"That the position held by us now could have been delayed or lost depended only on a failure in the determination of [Pablo Picasso]. His admirable perseverance was for us such a valuable pledge that we do not need to recur to any other authority."
- André Breton, Le Surréalisme et la Peinture, 1928.
Visionary Pablo Picasso, born to an art teacher in Málaga, Spain on October 25, 1881, displayed prodigious aptitude for painting before he was even 10 years old. Considering his natural artistic talent in conjunction with his creative fearlessness, it is no surprise that the Spanish painter is heralded as the most important contributor to and influence on 20th century painting. After attending the Academies of Barcelona and Madrid, Picasso's artistic practice led him to Paris, where he signed a contract with Catalan art deal Père Manyac at the young age of 19 and began his well-known Blue and Rose Periods. He settled in bohemian Montmartre in April 1904, only three years before he discovered Cubism.
The proto-Cubist Les Demoiselles d'Avignon,1907, clearly demonstrates Picasso's rebellious rupture of classical perspective and his grotesque division of the human body into geometrical planes, both stylistic choices he would continue to explore in his painting until his death. He and fellow painter Georges Braque, whom he met in 1907, continually transcended the boundaries of classical perspective as they developed Analytical Cubism, Synthetic Cubism and Cubist collage through the 1910s. Picasso was discovered Surrealism upon meeting André Breton after World War I and even began exhibiting with the Surrealists in 1925, but he was too independent-minded to officially join the group. He started making sculpture after meeting Catalan sculptor Juli González and continued to sculpt through the 1960s.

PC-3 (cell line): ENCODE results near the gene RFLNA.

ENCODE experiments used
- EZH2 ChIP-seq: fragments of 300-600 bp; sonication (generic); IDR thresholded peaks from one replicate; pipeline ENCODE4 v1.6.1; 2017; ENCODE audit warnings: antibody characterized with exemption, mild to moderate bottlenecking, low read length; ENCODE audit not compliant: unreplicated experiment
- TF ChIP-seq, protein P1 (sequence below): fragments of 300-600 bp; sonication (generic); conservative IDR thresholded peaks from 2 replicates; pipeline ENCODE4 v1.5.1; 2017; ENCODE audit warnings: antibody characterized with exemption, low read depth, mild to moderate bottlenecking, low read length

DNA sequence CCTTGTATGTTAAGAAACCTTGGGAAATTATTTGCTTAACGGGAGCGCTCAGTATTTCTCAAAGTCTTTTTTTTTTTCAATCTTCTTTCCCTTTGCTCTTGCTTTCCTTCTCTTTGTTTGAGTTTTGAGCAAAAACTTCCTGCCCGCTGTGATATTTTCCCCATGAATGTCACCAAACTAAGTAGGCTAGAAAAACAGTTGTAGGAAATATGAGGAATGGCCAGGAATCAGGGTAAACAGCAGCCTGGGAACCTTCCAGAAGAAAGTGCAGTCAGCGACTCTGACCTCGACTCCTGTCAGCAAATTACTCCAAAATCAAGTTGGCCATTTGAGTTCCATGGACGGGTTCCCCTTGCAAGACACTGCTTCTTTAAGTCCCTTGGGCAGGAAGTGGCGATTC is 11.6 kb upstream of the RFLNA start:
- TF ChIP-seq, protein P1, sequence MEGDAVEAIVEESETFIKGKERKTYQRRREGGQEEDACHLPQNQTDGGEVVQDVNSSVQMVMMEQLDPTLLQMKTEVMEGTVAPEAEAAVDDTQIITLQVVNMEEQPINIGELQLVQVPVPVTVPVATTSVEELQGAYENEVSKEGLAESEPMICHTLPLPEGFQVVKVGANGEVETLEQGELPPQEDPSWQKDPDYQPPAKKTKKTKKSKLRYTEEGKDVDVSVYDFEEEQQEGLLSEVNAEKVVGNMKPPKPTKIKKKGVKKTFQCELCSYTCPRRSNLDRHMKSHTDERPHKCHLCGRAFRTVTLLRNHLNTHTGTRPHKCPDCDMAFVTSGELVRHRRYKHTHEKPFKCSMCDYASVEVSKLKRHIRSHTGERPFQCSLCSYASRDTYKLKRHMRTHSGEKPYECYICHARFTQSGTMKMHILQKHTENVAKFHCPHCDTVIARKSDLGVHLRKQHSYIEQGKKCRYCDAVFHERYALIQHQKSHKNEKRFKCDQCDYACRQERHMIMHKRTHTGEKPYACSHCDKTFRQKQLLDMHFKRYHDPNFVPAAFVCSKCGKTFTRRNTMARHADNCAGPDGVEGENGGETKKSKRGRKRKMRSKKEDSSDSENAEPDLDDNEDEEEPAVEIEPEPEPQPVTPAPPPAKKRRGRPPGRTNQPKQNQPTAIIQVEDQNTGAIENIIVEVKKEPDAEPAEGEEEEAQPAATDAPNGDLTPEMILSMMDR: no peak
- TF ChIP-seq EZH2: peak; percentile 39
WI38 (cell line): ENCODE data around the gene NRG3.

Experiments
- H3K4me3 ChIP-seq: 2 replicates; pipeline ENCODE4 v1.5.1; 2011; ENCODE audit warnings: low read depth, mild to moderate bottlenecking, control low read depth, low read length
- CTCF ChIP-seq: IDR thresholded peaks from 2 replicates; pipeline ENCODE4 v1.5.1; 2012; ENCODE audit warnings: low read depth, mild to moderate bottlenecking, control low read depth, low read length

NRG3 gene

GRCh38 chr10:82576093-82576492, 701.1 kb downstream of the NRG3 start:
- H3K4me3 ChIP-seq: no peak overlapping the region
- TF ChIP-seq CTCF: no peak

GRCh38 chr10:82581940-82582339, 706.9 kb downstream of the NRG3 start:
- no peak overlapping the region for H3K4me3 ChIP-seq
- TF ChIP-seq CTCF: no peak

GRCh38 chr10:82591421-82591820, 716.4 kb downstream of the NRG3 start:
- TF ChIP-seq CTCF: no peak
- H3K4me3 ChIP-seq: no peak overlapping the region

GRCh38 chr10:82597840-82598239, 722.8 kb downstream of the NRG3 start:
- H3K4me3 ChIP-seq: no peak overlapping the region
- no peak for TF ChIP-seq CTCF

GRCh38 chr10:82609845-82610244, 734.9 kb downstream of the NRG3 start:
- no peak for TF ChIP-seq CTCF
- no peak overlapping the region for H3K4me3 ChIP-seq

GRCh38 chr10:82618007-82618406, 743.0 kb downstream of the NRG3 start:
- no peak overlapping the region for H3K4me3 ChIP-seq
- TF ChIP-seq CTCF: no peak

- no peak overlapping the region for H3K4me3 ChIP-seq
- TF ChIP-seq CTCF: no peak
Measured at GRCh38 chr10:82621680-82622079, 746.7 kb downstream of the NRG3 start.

During the 1930s he illustrated works by Balzac and Ovid, and created the Vollard Suite, a series of etches produced in a neoclassical style. He returned to Spain for a brief period in 1934, two years before the start of the Spanish Civil War, but returned to France once the war began. In 1937 the Republican government of Spain commissioned Picasso to make Guernica in response to the horrific destruction of the Basque city. It remains his most well-known painting to this day.
He was one of the few painters who remained in France through World War II. During the 1940's he notably explored numerous artistic mediums, including playwriting, lithography and pottery, and demonstrated his artistic versatility until the end of his life. In 1957 he painted a version of Diego Velázquez' prolific Las Meninas and eventually gifted the painting to the Picasso Museum in Barcelona in 1968. Despite suffering from illness during the 1960s, he remained politically engaged and continued to produce work until he died in Mougins, France in 1973.
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